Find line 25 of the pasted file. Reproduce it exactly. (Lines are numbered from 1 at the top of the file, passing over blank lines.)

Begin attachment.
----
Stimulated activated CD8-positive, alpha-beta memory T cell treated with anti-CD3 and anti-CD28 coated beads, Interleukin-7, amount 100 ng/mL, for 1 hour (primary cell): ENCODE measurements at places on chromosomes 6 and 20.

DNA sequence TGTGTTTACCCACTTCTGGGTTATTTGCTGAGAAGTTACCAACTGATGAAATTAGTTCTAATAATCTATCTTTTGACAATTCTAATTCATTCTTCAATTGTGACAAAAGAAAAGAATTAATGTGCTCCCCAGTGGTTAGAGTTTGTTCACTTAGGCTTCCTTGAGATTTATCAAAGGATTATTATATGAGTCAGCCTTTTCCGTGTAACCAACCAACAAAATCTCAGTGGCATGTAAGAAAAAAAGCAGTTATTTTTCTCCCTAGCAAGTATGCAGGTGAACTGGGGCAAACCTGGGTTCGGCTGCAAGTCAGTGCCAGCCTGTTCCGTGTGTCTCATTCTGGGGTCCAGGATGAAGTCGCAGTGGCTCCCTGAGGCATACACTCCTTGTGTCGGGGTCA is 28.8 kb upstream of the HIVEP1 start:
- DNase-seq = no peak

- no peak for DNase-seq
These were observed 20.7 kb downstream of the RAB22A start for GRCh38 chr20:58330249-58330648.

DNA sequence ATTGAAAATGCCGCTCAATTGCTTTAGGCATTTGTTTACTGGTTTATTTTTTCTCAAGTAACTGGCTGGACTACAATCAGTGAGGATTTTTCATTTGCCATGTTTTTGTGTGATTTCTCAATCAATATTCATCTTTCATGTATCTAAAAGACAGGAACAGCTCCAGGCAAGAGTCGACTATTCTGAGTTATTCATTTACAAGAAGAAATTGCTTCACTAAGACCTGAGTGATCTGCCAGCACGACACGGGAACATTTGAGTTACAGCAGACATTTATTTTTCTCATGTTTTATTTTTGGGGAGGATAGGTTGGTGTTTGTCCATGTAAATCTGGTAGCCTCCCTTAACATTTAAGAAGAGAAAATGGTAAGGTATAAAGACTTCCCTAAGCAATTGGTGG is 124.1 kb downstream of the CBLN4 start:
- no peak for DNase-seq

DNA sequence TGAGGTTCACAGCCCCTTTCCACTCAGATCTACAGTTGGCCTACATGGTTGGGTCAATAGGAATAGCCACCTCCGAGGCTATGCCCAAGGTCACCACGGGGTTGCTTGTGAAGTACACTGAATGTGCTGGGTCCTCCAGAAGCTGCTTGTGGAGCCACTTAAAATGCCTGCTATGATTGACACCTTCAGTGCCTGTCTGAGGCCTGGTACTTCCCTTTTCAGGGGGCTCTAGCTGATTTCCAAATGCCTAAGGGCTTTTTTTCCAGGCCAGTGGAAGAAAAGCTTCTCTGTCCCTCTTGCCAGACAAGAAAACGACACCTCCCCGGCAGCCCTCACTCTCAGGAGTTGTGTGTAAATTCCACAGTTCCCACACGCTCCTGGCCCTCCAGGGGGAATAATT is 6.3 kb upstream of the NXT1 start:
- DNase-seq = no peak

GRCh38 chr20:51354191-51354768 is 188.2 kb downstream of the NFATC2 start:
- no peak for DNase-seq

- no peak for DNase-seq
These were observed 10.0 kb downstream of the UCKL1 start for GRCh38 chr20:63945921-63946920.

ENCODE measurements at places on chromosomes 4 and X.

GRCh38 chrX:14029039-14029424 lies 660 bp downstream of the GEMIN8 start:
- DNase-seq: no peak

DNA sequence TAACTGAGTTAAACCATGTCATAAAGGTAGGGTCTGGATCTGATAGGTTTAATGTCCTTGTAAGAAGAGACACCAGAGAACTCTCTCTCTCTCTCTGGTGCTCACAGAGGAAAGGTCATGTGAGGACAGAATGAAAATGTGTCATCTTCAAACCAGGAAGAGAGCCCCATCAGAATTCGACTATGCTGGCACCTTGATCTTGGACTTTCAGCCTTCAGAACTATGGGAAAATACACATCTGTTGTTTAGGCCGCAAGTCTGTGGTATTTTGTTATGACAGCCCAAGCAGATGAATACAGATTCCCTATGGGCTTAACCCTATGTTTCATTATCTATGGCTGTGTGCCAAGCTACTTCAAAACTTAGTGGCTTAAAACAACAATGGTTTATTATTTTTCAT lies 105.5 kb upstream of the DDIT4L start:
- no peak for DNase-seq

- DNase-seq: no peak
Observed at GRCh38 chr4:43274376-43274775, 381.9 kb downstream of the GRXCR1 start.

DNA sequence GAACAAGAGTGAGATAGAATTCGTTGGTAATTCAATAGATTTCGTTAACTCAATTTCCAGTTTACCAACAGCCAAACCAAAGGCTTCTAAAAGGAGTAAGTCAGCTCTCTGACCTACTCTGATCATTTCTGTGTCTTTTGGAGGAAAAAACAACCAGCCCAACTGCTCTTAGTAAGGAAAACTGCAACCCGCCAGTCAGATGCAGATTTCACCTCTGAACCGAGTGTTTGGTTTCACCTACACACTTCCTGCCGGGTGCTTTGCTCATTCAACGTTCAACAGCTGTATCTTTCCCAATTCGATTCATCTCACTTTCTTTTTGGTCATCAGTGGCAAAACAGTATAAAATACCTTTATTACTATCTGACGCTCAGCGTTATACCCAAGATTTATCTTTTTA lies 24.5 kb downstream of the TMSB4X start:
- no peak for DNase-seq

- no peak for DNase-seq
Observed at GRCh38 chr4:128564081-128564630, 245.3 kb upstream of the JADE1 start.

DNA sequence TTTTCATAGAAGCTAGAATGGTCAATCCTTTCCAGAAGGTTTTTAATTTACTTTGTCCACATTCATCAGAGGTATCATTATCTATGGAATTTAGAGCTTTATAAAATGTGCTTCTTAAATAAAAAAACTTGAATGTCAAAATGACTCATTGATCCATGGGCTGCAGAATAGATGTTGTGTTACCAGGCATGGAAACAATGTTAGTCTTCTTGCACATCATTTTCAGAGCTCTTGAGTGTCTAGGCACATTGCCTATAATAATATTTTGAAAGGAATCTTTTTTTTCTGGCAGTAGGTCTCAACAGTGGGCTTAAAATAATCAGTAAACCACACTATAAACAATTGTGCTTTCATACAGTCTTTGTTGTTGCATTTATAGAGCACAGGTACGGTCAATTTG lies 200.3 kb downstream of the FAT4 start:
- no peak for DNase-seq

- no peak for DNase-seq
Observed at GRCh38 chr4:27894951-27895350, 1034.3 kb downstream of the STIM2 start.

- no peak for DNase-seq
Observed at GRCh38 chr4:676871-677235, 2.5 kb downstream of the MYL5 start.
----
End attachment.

DNA sequence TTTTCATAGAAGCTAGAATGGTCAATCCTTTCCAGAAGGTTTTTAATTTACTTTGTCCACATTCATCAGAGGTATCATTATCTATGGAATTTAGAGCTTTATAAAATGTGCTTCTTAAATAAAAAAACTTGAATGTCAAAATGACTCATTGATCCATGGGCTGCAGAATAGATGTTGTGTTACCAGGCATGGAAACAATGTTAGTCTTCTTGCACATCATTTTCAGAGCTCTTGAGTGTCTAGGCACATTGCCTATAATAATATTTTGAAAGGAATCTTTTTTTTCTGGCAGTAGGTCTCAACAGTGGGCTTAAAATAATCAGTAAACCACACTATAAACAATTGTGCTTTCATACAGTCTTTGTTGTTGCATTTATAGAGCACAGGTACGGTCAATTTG lies 200.3 kb downstream of the FAT4 start: